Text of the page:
Since joining the Knicks, Anthony has been virtually unstoppable averaging just under 27 PPG. By the end of Melo’s career, I expect him to be competing for the No. 1 spot on this list.
6. Earl "The Pearl" Monroe
Like Melo, Monroe was already a star in the NBA when he came over to the Knicks. He joined Walt Frazier to form one of the best backcourts in NBA history.
Monroe had a very unique style of play that helped him play in 57 post-season games during his nine seasons as a member of the Knicks, including their 1973 championship.
Monroe had a career average of 16.2 PPG while he was on the Knicks and was selected to two All-Star teams.
5. Bernard King
King is one of the greatest scorers in NBA history and played in his prime with the Knicks.
During the 1984-85 season, King led the league in scoring with 32.9 PPG. While he was on the Knicks, King became the first player in over 20 years to score 50 points in back-to-back games. He also is one of only 10 players in NBA history to ever score 60 points in a game.
4. Dave DeBusschere
“The Hammer” is known as being one of the toughest players in NBA history. He made major contributions during the Knicks two title wins in the 70s.
DeBusschere was a ferocious rebounder and tenacious defender. He would always do the dirty work and intimidate other players from getting into the paint against him.
He was a six-time All-Defensive team selection. During the six seasons DeBusschere was on the Knicks, they never once failed to reach the playoffs.
3. Walt "Clyde" Frazier
Frazier has to be the best guard in Knicks history and leads the Knicks all-time in assists. He was best known for his cool demeanor on and off the court.
Frazier epitomized the New York style in his off court clothing and personality, as well as on the court, with the flashiness he always played with.
Frazier ran the point guard position for the Knicks during both of their Finals wins. He excelled on both ends of the floor and was named to the All-NBA team six times and the All-Defensive team seven times.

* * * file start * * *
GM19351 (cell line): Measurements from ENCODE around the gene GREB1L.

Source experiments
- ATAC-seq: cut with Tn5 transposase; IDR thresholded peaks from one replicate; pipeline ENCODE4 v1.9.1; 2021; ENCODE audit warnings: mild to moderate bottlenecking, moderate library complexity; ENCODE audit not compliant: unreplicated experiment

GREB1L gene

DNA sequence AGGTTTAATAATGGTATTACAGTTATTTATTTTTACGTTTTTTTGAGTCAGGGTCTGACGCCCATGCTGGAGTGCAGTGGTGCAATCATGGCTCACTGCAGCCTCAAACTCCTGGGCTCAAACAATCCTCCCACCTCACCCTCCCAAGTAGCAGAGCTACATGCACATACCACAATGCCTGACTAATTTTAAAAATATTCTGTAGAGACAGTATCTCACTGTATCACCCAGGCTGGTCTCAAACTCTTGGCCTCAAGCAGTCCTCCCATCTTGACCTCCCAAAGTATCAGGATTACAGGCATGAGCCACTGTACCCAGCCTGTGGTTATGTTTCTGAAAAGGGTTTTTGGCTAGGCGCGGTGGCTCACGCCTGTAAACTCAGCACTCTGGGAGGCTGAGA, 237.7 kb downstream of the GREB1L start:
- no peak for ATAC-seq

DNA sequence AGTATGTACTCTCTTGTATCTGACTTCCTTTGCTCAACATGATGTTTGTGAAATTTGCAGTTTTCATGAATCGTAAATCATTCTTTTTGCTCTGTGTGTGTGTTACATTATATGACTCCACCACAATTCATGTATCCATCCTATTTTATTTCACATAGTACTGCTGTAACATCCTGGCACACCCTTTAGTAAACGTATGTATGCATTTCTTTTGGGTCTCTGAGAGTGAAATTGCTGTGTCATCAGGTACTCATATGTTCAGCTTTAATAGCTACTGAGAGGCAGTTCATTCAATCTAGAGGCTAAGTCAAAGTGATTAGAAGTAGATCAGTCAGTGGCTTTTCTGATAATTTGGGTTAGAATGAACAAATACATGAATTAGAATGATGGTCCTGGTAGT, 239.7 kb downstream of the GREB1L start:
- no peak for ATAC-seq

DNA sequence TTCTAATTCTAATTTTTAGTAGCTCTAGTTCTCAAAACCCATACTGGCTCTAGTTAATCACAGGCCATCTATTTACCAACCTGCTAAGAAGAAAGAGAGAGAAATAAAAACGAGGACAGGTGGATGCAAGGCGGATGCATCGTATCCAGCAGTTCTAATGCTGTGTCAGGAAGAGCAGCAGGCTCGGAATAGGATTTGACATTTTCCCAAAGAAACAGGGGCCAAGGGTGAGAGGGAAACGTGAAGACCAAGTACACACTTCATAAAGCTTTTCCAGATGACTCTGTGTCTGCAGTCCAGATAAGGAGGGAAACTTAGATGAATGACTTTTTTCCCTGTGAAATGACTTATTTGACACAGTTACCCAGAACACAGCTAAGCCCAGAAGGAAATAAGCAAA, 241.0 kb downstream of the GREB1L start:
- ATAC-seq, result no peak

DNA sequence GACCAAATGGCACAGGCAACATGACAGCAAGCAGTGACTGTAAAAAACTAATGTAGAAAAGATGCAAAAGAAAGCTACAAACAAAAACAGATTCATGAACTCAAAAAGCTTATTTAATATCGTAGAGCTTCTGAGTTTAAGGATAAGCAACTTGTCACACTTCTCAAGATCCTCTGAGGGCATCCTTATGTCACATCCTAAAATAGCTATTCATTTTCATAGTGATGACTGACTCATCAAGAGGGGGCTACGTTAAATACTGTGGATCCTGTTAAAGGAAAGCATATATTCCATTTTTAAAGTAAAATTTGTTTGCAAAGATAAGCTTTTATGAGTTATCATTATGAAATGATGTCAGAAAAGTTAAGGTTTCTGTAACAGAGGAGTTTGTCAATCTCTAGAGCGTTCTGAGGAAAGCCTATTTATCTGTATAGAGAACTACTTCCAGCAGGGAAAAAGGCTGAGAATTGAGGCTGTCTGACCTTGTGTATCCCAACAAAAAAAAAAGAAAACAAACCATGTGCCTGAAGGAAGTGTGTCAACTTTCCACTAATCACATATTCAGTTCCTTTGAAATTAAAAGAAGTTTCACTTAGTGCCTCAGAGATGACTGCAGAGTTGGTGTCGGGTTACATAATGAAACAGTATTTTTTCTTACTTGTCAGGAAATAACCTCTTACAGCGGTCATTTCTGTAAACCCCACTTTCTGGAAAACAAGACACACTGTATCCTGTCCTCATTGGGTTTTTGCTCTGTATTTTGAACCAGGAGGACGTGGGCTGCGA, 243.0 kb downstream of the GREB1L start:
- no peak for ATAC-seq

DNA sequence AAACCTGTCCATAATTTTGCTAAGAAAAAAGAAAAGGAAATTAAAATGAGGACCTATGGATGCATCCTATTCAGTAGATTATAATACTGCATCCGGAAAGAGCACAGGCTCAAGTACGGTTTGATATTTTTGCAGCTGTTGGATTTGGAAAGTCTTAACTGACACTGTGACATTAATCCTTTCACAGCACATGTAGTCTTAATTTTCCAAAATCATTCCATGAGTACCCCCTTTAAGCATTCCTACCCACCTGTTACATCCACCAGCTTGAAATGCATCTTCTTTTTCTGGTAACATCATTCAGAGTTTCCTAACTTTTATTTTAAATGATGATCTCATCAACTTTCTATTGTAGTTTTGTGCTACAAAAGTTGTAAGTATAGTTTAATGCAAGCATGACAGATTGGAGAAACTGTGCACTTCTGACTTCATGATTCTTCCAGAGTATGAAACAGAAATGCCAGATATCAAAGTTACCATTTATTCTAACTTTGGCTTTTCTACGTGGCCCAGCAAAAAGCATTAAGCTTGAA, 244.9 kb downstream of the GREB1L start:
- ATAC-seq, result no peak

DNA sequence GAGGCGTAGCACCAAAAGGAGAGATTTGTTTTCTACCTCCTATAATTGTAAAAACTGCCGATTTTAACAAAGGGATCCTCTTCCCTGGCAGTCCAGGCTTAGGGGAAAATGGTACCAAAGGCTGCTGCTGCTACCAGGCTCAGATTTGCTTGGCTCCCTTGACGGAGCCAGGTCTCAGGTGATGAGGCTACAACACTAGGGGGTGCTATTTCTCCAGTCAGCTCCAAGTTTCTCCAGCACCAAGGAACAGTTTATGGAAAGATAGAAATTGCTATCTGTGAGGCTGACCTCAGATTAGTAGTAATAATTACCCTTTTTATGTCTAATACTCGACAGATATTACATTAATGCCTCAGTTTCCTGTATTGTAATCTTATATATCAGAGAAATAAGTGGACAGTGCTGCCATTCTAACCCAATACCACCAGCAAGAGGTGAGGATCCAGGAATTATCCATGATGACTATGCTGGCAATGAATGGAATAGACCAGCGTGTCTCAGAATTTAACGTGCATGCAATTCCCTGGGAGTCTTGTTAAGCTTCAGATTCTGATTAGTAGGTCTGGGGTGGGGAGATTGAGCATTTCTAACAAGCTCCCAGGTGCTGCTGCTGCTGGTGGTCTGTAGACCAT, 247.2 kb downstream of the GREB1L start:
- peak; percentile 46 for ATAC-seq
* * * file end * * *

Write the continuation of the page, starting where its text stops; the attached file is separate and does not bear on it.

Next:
2. Willis Reed
Willis Reed is responsible for the single greatest moment in Knicks history.
Every Knicks fan remembers, or at least has heard about, when Reed hobbled onto the court before Game 7 of the 1970 NBA Finals to inspire his team to victory when everybody thought he was too injured to play.
Reed is the only Finals MVP in Knicks history, winning the award during both of the Knicks Finals wins in 1970 and 1973. Reed’s nickname was “The Captain” because of his leadership and ability to make his teammates better.
1. Patrick Ewing
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I’m sure no one is surprised Ewing is No. 1 on the list. Even though he was never able to lead the Knicks to a championship, Ewing is the greatest Knick of all-time because he leads the Knicks in almost every important statistical category.
Ewing leads the Knicks in games, minutes, field goals attempted and made, free throws attempted and made, rebounds, steals, blocks and points. If those statistics aren’t enough to make Ewing No. 1, he is also seventh all-time in defensive rebounds in NBA history and sixth all-time in blocks in NBA history.
The 11-time All-Star led the Knicks to the playoffs 13 times and was selected to the All-NBA Team seven times as well as the All-Defensive Team three times. It is impossible to argue that any player in Knicks history had a bigger impact on the team than Ewing did.